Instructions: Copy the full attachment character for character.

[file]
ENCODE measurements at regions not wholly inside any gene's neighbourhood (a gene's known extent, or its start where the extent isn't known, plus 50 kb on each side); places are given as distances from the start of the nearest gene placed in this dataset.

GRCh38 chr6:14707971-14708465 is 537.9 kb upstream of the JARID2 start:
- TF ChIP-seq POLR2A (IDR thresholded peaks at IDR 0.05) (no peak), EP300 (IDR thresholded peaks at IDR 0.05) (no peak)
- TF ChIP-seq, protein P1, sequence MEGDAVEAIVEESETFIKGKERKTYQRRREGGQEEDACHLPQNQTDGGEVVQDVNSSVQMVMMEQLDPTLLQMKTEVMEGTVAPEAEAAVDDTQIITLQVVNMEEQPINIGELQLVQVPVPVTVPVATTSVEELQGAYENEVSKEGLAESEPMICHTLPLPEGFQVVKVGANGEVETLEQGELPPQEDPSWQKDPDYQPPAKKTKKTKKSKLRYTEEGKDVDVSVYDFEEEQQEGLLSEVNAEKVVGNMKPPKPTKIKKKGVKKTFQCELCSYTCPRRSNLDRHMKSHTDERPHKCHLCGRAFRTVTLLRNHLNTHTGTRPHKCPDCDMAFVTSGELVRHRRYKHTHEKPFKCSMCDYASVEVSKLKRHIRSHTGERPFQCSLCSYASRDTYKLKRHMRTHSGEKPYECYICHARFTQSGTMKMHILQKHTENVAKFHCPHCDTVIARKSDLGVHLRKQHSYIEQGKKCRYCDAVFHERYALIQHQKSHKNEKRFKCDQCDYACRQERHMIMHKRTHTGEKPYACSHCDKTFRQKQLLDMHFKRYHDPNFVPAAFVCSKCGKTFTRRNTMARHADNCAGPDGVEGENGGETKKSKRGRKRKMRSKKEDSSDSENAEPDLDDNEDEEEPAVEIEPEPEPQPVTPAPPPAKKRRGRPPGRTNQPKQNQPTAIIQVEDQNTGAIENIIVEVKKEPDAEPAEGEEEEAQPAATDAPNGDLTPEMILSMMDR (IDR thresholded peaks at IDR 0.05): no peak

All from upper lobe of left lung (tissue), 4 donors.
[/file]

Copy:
ENCODE measurements at regions not wholly inside any gene's neighbourhood (a gene's known extent, or its start where the extent isn't known, plus 50 kb on each side); places are given as distances from the start of the nearest gene placed in this dataset.

GRCh38 chr6:14707971-14708465 is 537.9 kb upstream of the JARID2 start:
- TF ChIP-seq POLR2A (IDR thresholded peaks at IDR 0.05) (no peak), EP300 (IDR thresholded peaks at IDR 0.05) (no peak)
- TF ChIP-seq, protein P1, sequence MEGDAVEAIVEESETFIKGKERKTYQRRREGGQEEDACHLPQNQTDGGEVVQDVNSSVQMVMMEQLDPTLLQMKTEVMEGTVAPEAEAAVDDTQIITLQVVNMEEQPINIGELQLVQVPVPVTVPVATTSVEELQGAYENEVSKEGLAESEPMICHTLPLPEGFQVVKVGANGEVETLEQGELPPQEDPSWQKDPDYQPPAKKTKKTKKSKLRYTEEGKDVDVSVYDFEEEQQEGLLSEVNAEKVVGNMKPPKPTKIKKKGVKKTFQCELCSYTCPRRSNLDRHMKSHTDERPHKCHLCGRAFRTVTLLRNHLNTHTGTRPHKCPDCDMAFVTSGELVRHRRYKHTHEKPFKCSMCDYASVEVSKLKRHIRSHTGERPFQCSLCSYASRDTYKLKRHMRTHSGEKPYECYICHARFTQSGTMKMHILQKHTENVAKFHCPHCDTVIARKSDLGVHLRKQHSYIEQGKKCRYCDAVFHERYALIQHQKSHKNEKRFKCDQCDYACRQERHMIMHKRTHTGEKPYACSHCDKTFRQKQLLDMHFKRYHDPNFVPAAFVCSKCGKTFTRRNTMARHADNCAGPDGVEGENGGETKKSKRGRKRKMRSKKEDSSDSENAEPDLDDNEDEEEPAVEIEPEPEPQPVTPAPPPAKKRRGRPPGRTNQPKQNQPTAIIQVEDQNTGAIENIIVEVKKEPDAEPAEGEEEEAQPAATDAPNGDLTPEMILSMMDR (IDR thresholded peaks at IDR 0.05): no peak

All from upper lobe of left lung (tissue), 4 donors.